|Terry (Aislin) Mosher's first editorial cartoon.
My First ... editorial cartoon: Career began with pen, tissue paper
Readers and Gazette staffers share some defining moments in their lives
On a Sunday morning in December 1967, Ed McNally, the political cartoonist for The Montreal Star, broke his leg - and I didn't do it. Ed had suffered a skiing accident. That same afternoon, Frank Walker, the editor of the newspaper, called to ask if I could possibly deliver a cartoon for the following day's editorial page. "You bet!" I replied - but what to do?
I had recently arrived in Montreal with my young family from Quebec City, where I had graduated from L'Ecole des Beaux Arts the previous spring. Most of my time in Montreal that fall had been spent knocking on doors looking for any kind of illustration work. We were broke - and living with my mother-in-law in a two-bedroom apartment in Anjou.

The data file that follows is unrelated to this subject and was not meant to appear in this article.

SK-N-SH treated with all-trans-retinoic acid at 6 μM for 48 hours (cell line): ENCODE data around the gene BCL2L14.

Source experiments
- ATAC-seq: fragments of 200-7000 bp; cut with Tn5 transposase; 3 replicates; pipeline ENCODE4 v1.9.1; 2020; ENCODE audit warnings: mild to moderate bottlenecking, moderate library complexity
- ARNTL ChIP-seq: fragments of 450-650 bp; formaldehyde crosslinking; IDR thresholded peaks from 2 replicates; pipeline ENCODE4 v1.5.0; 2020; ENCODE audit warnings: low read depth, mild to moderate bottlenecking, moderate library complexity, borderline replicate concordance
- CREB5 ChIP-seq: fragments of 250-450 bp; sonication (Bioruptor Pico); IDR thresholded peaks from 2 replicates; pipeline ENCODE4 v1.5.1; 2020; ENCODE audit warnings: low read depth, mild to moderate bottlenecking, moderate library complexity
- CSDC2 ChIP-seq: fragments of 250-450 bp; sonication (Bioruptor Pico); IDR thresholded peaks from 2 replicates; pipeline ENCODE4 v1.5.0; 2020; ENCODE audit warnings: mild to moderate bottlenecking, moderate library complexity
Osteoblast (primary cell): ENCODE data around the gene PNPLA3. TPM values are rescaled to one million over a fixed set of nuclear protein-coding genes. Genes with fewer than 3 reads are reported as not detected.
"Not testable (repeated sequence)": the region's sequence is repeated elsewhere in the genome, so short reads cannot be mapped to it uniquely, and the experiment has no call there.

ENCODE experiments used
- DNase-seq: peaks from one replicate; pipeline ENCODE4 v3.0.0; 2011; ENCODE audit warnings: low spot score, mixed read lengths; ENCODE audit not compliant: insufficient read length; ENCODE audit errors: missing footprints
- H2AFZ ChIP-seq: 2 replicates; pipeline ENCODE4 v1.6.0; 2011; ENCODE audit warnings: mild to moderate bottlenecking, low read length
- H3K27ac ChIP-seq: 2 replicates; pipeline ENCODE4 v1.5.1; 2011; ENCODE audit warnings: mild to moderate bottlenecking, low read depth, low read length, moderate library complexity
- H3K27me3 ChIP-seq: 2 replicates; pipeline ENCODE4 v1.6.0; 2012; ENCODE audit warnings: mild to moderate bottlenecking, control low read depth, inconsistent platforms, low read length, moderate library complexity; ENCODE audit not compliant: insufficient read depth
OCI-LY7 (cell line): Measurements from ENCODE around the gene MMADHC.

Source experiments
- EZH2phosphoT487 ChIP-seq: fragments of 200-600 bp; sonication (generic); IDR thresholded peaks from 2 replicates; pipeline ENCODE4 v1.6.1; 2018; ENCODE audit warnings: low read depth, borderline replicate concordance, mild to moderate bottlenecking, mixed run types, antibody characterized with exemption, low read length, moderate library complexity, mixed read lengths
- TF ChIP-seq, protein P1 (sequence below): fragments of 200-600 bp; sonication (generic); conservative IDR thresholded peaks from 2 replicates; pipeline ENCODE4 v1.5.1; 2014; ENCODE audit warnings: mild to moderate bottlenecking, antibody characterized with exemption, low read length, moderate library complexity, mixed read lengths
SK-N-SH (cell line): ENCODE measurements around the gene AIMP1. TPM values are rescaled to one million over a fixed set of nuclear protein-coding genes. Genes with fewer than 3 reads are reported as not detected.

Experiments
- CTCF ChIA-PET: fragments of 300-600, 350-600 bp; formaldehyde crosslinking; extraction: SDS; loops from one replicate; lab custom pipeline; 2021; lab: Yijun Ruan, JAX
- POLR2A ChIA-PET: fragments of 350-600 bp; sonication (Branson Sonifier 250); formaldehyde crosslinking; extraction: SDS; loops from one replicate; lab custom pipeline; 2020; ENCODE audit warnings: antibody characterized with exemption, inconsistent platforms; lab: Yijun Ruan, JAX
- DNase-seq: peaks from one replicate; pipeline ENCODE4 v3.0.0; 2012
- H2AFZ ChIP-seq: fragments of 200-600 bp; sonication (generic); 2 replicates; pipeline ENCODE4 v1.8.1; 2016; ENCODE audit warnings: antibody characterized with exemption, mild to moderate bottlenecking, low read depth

When the call came from Walker, I had no art supplies - and being a Sunday, all the stores were closed. I needed an oversized piece of paper to draw a cartoon. Frantically looking around, I found some tissue paper, in one of my mother-in-law's old hat boxes, that we carefully pressed with an iron.
The previous evening, the Montreal police, along with a photographer, had raided an African entertainment production, because some of the dancers were supposedly performing topless. So I drew a cartoon of police officers developing extra sets of prints of the evidence (for themselves). While drawing the cartoon, I had to keep the pen strokes uncharacteristically wide and well spaced so the ink wouldn't bleed on the delicate tissue paper.
Borrowing bus fare from my sympathetic mother-in-law, I found my way down to the Star on St. Jacques St. and handed my drawing to a security guard at the front desk, thereby meeting my 10 p.m. deadline.
So the first of 9,000 editorial page cartoons I have drawn (to date) was published on Monday, Dec. 10, 1967. The cheque for that drawing allowed me to do two things: First, I rented a basement apartment for my young family on Laval Ave. in what is now called Plateau Mont Royal; then, I bought some art supplies.
Terry (Aislin) Mosher is The Gazette's editorial page cartoonist.
Some classic Aislin cartoons from the early 70's:
|We now have lists of suspects! (Federal Minister Jean Marchand during the October Crisis)
|Progressive Conservative Party leader Robert Stanfield